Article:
Changing individuals’ behaviours is not enough – We need to change the system
It’s impressive. And it should be given its multi-million pound budget. But what was particularly striking was right at the end of their presentation when they explained ‘Our Revised Approach – System Change’.
Ann Don Bosco (Head of Strategy at Public Health England)
The presenter talked through Change4Life’s recent sugar smart campaign, a big multi-channel programme that persuades consumers to make healthier substitutions in their weekly shop, such as swapping full fat coke with diet coke.
The sugar smart campaign overtly aimed to increase individuals’ demand for, and consumption of, low sugar products. But what I wasn’t aware of is that PHE also engineered it to act as an important policy device. The sugar smart campaign sought to create compelling proof that there is strong desire among families to consume less sugar and make healthier choices.
Did it work?
Yes. Within weeks of launching, millions of people had downloaded PHE’s sugar smart mobile app and sales of healthier substitution products increased.
Why did this matter on a policy level? Because PHE wanted to show that consumers want change. The drive to reduce sugar in children’s diets isn’t simply being imposed on families by nannying kill-joys; it is something consumers really want to do.
The success of the sugar smart campaign helped offset the food industry’s resistance to change. PHE could use it to show that their customers’ needs and wants were changing. The campaign helped pave the way – politically – for government to take a more assertive stance with the food industry and change their behaviours. For example, through reformulating calorific products and reducing portion sizes.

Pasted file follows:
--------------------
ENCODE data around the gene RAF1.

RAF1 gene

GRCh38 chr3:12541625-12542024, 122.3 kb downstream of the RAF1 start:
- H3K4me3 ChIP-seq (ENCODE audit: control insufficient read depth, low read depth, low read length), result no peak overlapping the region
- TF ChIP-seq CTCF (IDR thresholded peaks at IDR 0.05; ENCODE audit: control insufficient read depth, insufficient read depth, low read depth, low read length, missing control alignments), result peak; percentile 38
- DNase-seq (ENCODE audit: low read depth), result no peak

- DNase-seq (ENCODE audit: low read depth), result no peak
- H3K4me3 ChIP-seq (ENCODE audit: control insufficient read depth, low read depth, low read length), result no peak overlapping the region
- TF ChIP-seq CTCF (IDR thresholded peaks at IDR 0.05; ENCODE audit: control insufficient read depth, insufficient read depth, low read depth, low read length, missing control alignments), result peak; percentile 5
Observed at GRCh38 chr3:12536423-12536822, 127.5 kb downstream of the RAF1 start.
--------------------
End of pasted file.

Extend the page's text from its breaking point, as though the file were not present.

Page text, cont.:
What I think is genuinely new is PHE’s recognition that their public behaviour change campaign had to feed into their industry behaviour change campaign.
Public Health England (PHE) is all too aware that solely plugging away trying to change individuals’ food choices can only achieve so much. Ultimately, it will be changes to food products, changes to the way they are marketed and the introduction of attractive, healthier substitute products that will move the dial on obesity. These kind of changes to the food system work at scale and are lasting. They are getting to the root. In the long run they will be much more effective at reducing consumers’ calorific intake than any social marketing campaigns aimed at individuals’ food choices can ever hope to be.
This kind of joined up working – marketing dovetailing with policy – amounts to smart campaigning. This is world-class behaviour change.
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